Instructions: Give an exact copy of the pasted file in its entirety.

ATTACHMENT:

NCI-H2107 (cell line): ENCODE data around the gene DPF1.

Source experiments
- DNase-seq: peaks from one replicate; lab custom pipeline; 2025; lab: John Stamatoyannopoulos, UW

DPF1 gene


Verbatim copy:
NCI-H2107 (cell line): ENCODE data around the gene DPF1.

Source experiments
- DNase-seq: peaks from one replicate; lab custom pipeline; 2025; lab: John Stamatoyannopoulos, UW

DPF1 gene